Collaboration among the CAS teachers takes many forms. They ask questions of their team, share resources and additional materials, discuss what works in their classrooms to help others prepare, and work together to revise activities or prompts. Similarly, by scoring student work together — using a common protocol developed for the project — CAS teachers are able to calibrate their goals and expectations for students and share instructional insights with one another.
Although most CAS teachers have found face-to-face collaboration to be the most productive way to work together, the teams use other methods to keep in touch in between their semiannual, in-person meetings. Many of the teachers frequently check in with each other through email, conference calls, cloud-based documents, webinars, and social media. Newlin recounts how closely she and her Kentucky team members corresponded during one CAS unit: “We would teach one class and then, in between, in those four minutes, we would run to our computer, and we would literally have 40 emails . . . ‘I just tried this. I can’t find this resource.’ And it was constant.”
Still, collaboration is not an easy, clear-cut process, especially when teachers come from different places and have different styles of teaching and communicating. Some team members are less active online and therefore less involved in the virtual collaboration that occurs between in-person meetings. Facilitators or teacher team members sometimes reach out to bring less active members into the conversation. On the other hand, some team members can have a tendency to dominate the unit development and collaboration process. “There are several voices that need to be heard, and some voices are much stronger than others,” said Henderson. Yet Newlin points out that these voices often offer support, explaining that CAS is about “. . . always having somebody — whether it’s next door, in your same classroom, down the street, across the country — to throw ideas with, to say, ‘This isn’t working, I need help.’”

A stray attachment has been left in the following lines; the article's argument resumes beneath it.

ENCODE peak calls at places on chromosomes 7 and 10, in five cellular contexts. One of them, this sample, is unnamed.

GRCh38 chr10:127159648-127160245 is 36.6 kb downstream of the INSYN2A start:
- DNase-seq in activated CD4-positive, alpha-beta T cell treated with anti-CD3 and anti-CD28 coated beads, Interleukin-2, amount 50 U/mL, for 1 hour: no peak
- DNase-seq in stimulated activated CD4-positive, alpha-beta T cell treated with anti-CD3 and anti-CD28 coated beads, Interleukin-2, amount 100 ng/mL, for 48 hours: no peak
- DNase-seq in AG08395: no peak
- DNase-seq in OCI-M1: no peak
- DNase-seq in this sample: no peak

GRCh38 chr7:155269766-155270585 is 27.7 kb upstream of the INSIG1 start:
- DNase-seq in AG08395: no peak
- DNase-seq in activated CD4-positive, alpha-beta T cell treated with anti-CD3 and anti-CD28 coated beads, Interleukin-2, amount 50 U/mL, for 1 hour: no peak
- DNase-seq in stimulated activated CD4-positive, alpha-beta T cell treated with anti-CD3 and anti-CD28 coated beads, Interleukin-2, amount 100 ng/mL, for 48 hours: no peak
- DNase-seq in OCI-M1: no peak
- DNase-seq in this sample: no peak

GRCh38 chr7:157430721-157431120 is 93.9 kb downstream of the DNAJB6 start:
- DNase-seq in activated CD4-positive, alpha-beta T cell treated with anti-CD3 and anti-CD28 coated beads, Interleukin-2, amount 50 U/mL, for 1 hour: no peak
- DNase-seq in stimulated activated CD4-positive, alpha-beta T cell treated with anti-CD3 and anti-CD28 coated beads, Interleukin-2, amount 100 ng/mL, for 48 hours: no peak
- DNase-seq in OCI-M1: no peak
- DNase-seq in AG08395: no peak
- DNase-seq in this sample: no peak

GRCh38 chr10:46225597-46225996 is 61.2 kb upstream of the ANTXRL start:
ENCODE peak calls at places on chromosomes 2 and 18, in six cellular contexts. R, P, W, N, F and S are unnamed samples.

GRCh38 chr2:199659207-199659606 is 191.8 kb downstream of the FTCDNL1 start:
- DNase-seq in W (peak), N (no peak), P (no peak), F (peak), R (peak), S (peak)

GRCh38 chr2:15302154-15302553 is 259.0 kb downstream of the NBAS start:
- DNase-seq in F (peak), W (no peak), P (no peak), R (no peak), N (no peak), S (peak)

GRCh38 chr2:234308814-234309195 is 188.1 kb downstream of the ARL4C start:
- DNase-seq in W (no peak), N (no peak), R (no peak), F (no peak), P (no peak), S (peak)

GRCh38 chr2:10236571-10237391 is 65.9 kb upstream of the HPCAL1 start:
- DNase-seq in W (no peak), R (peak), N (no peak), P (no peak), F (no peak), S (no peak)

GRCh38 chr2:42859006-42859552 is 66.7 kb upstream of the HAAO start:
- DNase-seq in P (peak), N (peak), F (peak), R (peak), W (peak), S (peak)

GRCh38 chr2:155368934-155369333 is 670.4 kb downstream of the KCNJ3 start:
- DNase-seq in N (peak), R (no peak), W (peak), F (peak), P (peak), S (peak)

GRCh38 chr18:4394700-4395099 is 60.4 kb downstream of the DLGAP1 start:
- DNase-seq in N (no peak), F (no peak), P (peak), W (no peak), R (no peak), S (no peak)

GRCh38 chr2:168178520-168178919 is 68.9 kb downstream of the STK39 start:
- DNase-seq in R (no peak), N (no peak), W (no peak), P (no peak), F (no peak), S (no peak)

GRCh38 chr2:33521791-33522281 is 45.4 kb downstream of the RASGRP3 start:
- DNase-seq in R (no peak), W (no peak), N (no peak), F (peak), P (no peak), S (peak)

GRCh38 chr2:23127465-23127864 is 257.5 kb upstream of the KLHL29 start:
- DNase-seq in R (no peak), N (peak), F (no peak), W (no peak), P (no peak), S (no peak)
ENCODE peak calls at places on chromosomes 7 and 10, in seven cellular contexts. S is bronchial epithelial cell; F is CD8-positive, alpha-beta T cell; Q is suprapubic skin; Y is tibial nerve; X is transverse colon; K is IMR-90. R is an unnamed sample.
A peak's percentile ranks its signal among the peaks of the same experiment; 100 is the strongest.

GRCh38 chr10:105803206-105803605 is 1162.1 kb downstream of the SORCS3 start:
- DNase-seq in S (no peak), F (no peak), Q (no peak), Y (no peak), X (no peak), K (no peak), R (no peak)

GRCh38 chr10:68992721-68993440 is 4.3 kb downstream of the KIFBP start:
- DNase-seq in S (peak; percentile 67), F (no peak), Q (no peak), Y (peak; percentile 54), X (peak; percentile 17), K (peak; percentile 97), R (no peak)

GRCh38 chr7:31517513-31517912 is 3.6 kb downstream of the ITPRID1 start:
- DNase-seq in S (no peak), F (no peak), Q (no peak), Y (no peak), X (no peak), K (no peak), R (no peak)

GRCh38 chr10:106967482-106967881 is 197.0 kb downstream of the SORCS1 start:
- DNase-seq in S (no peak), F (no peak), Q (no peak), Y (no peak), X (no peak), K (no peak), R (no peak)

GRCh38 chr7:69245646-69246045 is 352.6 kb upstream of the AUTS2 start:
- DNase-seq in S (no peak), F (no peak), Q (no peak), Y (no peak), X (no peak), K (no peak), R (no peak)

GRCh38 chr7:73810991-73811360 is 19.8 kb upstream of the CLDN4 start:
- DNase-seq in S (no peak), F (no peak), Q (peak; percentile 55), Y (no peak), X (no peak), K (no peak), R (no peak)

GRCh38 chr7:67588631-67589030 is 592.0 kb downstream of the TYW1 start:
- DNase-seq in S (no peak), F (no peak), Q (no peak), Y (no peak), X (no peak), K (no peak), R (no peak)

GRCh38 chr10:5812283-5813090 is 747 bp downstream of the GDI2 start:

“These teachers are gaining a collaborative community that goes beyond anything they’ve ever been exposed to before,” Spicer said. “They’re learning new techniques, they’re working with content experts, and they’re developing a community of practice that can be sustained.”